I remember a few months back, up in Aberdeen, chatting to Peter Farmer who leads a little movement called Mission Britain. Peter has a heart to see missional ‘simple churches’ spring up in small movements across the United Kingdom. Due to the stuff we were doing up there, he came to chat and walk round Torry with us.
As we walked, we got chatting about the mission passion of The Salvation Army which thrust the message out into the streets as well as deep into the lives of communities and indivisuals (key element of apostolic genius there…missional-incarnational impulse!). We were talking about what the 21st Century dynamic equivalent of the open air was. We talked around things like Open Crowd Festivals, summer fun days, servant evangelism and the likes of all those things. Both of us had tried those over the years to varying degrees of success.
Sitting here this evening, I revisited the question and was asking what the dynamic equivalent was. What strikes me is that whilst things I mentioned about can be good crowd attractors and communicators of a message, they can stop short of God encounters by the power of the Holy Spirit that the worship dynamic of an ‘old open air’ brought.
Not that I’m getting all nostaligic, but my mind went back to our open air campaigns (of which there were many) in Pill whilst we were the corps officers there and I remember re-launching those old things. What was really on my heart was that worship, praise and prayer was heard and felt on the streets of the community. Although we shared a gospel message and read scripture, to my mind the most potent thing in those meetings was the prayer….prayers of blessing for the community, streets and the people who lived there. That was the real blessing.
I think its easy to underestimate, not only the power of spiritual warfare through prayer and praise, but prayer as mission. Logically, its obvious that Jesus prayed as he healed, cast out demons etc by the power of the Holy Spirit according to the will of the Father. That divine communication was there. As too was the prophetic proclamation ‘Be healed!’ or ‘Take you your bed and walk!’ or ‘Be clean!’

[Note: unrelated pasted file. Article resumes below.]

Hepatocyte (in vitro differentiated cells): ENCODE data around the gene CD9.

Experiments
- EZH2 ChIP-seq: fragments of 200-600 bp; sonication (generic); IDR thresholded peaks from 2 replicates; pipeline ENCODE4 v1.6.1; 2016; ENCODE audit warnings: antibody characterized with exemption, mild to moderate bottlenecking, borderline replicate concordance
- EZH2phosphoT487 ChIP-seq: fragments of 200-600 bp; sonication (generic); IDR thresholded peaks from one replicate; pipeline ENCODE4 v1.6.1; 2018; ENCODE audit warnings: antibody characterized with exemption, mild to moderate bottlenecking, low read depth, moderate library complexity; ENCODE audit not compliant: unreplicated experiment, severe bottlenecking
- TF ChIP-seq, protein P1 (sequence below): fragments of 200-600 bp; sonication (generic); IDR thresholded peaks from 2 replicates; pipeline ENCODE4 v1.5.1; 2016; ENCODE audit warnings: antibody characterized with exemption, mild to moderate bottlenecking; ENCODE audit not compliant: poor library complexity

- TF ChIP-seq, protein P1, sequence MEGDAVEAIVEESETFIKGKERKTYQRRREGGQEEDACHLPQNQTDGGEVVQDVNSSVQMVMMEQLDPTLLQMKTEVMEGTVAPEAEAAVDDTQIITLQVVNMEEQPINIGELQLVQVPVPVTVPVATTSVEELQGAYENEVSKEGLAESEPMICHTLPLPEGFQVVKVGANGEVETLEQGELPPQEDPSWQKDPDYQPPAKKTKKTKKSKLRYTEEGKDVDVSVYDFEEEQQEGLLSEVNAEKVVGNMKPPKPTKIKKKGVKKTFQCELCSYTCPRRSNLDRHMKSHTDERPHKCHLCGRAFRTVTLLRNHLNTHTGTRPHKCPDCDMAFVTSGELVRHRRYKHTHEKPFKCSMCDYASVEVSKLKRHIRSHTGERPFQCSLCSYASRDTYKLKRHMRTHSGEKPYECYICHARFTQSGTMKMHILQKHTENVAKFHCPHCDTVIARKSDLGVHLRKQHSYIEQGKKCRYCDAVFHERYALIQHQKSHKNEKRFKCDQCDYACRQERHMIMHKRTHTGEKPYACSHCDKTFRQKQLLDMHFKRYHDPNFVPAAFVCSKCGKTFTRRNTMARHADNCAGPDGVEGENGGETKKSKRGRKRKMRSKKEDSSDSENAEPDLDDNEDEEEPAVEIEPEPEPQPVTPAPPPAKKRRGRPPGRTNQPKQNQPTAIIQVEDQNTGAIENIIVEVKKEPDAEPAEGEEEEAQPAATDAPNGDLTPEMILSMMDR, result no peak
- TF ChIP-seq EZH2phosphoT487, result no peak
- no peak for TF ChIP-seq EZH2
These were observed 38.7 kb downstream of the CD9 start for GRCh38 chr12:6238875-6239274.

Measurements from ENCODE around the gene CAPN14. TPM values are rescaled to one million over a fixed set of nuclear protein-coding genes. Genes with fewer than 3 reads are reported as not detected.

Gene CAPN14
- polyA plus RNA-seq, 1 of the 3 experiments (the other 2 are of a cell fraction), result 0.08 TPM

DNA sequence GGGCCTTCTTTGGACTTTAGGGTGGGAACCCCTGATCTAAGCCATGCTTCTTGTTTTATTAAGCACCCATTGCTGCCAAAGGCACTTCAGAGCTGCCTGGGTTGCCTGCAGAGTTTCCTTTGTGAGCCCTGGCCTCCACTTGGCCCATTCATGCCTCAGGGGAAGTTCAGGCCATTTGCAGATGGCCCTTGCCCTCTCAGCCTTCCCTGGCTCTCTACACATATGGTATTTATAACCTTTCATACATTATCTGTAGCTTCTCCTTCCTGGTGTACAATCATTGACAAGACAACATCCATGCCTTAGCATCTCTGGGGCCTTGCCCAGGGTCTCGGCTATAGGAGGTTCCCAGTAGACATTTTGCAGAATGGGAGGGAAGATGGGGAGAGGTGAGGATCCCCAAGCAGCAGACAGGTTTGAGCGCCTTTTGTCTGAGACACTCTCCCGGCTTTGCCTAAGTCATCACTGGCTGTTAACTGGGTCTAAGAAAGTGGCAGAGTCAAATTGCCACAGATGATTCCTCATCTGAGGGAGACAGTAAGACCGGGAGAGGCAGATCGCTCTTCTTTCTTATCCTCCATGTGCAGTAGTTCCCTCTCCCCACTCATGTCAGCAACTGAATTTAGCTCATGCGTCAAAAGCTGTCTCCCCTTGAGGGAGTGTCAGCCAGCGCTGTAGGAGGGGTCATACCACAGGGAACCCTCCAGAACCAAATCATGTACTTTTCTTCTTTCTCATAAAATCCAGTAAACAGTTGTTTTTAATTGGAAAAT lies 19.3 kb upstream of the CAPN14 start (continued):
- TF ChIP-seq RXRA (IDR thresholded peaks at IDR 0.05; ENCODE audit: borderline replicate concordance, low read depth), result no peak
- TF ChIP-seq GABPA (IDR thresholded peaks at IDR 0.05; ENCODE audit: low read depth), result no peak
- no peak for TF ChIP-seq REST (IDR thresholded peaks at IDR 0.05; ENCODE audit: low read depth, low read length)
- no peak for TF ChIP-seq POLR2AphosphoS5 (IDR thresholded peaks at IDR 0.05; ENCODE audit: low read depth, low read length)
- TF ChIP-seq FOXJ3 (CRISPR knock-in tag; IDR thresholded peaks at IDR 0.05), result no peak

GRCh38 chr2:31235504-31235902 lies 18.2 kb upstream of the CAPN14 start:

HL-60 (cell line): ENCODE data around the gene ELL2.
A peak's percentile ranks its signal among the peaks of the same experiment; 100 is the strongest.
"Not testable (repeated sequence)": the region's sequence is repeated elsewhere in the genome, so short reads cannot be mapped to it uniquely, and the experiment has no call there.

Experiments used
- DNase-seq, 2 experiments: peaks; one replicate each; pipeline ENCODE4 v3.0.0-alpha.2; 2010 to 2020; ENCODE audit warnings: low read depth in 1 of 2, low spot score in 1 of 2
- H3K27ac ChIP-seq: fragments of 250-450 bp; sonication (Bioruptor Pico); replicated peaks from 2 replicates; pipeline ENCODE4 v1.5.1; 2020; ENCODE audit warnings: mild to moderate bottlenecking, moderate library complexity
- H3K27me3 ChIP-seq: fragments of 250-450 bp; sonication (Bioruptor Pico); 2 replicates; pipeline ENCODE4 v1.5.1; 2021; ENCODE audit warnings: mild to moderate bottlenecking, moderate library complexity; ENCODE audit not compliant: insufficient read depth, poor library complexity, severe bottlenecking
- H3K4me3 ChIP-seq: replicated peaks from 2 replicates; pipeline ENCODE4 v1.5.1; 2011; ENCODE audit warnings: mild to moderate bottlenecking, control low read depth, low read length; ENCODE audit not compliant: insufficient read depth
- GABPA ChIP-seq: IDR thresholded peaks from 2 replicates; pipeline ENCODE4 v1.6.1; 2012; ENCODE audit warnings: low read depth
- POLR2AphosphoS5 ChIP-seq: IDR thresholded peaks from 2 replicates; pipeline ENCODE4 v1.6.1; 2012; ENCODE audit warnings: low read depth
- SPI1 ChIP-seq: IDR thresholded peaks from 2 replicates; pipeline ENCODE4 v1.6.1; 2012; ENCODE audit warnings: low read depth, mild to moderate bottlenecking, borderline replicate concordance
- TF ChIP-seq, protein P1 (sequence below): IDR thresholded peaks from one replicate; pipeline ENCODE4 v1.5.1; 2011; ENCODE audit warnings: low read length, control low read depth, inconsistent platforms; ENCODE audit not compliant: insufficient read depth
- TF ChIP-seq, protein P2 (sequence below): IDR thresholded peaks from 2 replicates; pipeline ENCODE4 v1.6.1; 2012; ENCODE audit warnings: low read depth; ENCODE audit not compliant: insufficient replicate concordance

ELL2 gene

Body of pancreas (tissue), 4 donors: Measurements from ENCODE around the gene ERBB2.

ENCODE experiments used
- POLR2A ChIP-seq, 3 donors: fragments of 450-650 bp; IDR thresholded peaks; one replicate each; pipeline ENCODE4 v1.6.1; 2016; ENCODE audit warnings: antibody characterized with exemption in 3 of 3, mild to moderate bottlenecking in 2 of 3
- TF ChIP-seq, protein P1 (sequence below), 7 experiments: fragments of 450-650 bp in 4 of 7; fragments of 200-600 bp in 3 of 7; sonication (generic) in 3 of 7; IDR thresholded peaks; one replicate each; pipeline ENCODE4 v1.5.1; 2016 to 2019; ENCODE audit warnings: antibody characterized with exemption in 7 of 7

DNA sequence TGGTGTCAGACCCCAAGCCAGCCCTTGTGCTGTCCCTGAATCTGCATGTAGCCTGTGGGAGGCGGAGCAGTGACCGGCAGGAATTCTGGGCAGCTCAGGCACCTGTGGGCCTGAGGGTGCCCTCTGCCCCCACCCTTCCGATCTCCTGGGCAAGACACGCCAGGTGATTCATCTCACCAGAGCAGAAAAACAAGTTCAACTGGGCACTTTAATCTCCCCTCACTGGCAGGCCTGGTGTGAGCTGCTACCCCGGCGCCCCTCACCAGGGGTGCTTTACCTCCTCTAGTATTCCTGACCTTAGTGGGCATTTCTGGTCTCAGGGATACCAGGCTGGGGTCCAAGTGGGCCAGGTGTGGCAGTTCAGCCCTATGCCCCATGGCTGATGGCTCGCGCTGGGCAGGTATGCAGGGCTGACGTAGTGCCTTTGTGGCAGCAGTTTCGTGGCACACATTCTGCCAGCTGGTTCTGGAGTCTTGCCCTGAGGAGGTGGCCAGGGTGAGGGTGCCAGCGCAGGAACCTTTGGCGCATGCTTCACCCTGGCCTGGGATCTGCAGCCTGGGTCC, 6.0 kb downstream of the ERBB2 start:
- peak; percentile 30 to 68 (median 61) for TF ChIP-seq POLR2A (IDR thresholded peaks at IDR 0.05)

Today, increasingly, the ‘Jesus show’ on the High Street loses its power apart from the sheer power or prayer and praise. However, it strikes me that prayer is maybe something that should be on the increase. It is in the direct encounter through prayer that transformation comes. The one-to-one offering of prayer on the streets could very well be the dynamic equivalent.
I remember with tears praying for people out on Street Pastor shifts and see God break in. Movements like ‘Healing on the Streets’ are gaining momentum. In a society open to the spiritual, and dare I say to the supernatural, prayer may be a way we can minister the dynamic power of an encounter with God in an age where a few hymns round a lamp-post might not do it. Over in Canada you have ministries like Extreme Prophetic, taking prayer as evangelism to its heart. As well as that, we increasingly are seeing prayer being offered at festivals like Glastonbury and the like. Of course, there is the boiler room movement that has sprung out of the 24/7 prayer movement.
This week at Trinity, although our week of prayer was held inside the building, we’ve had people wander in off the streets and pray significant prayers of faith and re-dedication. We’ve had folks from the church invite thier workmates to pray at lunch time. Prayer cuts out the human messenger and allows Holy Spirit to do his work directly. Yet, he still invites us to partner with him. I wonder to what extent Christianity might regain its potency by exploring and aiding people to connect with God and his power. John Wimber, in his books Power Evangelism and Power Healing seemed to thing that it was worth a go!
Facilitating ‘Transformational Experiences’ was out of our key values up in Torry – where better for that to happen that in connecting every day folks to God through prayer as mission. Have a go, give your prayers legs. Grab some warriors head out!